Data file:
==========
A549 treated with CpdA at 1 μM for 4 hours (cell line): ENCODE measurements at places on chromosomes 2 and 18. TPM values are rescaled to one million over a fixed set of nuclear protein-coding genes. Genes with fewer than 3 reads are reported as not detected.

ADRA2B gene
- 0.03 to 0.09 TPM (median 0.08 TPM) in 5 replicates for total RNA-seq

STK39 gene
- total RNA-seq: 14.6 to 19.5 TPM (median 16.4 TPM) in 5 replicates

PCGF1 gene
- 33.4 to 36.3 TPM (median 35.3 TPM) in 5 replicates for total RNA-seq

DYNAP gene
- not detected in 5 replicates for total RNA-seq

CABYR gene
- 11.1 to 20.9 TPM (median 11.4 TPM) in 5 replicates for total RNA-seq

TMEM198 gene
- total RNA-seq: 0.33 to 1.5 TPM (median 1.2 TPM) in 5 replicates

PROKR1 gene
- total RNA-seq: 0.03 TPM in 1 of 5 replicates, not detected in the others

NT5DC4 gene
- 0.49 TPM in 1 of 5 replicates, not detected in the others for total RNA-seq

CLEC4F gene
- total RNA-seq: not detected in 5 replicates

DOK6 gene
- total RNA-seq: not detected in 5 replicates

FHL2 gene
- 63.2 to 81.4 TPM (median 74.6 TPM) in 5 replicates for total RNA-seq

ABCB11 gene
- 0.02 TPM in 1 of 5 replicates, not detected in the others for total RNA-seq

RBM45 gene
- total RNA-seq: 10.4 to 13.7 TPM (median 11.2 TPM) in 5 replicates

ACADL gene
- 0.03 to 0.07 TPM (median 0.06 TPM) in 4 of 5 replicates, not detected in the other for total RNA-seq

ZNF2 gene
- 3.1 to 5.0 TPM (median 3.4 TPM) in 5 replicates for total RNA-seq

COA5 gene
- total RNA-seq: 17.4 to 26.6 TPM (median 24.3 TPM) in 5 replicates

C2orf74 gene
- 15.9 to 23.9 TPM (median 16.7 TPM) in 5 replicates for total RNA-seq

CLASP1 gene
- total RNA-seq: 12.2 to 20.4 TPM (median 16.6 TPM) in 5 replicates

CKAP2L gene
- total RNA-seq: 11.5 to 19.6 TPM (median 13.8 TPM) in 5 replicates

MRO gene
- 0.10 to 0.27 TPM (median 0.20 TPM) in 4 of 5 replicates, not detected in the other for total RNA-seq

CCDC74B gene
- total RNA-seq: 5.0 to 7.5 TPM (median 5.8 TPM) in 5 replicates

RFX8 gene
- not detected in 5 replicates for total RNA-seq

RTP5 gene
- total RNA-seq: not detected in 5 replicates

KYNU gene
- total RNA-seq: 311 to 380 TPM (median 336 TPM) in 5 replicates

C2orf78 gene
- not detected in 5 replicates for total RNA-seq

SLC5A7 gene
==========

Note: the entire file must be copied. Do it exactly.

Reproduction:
A549 treated with CpdA at 1 μM for 4 hours (cell line): ENCODE measurements at places on chromosomes 2 and 18. TPM values are rescaled to one million over a fixed set of nuclear protein-coding genes. Genes with fewer than 3 reads are reported as not detected.

ADRA2B gene
- 0.03 to 0.09 TPM (median 0.08 TPM) in 5 replicates for total RNA-seq

STK39 gene
- total RNA-seq: 14.6 to 19.5 TPM (median 16.4 TPM) in 5 replicates

PCGF1 gene
- 33.4 to 36.3 TPM (median 35.3 TPM) in 5 replicates for total RNA-seq

DYNAP gene
- not detected in 5 replicates for total RNA-seq

CABYR gene
- 11.1 to 20.9 TPM (median 11.4 TPM) in 5 replicates for total RNA-seq

TMEM198 gene
- total RNA-seq: 0.33 to 1.5 TPM (median 1.2 TPM) in 5 replicates

PROKR1 gene
- total RNA-seq: 0.03 TPM in 1 of 5 replicates, not detected in the others

NT5DC4 gene
- 0.49 TPM in 1 of 5 replicates, not detected in the others for total RNA-seq

CLEC4F gene
- total RNA-seq: not detected in 5 replicates

DOK6 gene
- total RNA-seq: not detected in 5 replicates

FHL2 gene
- 63.2 to 81.4 TPM (median 74.6 TPM) in 5 replicates for total RNA-seq

ABCB11 gene
- 0.02 TPM in 1 of 5 replicates, not detected in the others for total RNA-seq

RBM45 gene
- total RNA-seq: 10.4 to 13.7 TPM (median 11.2 TPM) in 5 replicates

ACADL gene
- 0.03 to 0.07 TPM (median 0.06 TPM) in 4 of 5 replicates, not detected in the other for total RNA-seq

ZNF2 gene
- 3.1 to 5.0 TPM (median 3.4 TPM) in 5 replicates for total RNA-seq

COA5 gene
- total RNA-seq: 17.4 to 26.6 TPM (median 24.3 TPM) in 5 replicates

C2orf74 gene
- 15.9 to 23.9 TPM (median 16.7 TPM) in 5 replicates for total RNA-seq

CLASP1 gene
- total RNA-seq: 12.2 to 20.4 TPM (median 16.6 TPM) in 5 replicates

CKAP2L gene
- total RNA-seq: 11.5 to 19.6 TPM (median 13.8 TPM) in 5 replicates

MRO gene
- 0.10 to 0.27 TPM (median 0.20 TPM) in 4 of 5 replicates, not detected in the other for total RNA-seq

CCDC74B gene
- total RNA-seq: 5.0 to 7.5 TPM (median 5.8 TPM) in 5 replicates

RFX8 gene
- not detected in 5 replicates for total RNA-seq

RTP5 gene
- total RNA-seq: not detected in 5 replicates

KYNU gene
- total RNA-seq: 311 to 380 TPM (median 336 TPM) in 5 replicates

C2orf78 gene
- not detected in 5 replicates for total RNA-seq

SLC5A7 gene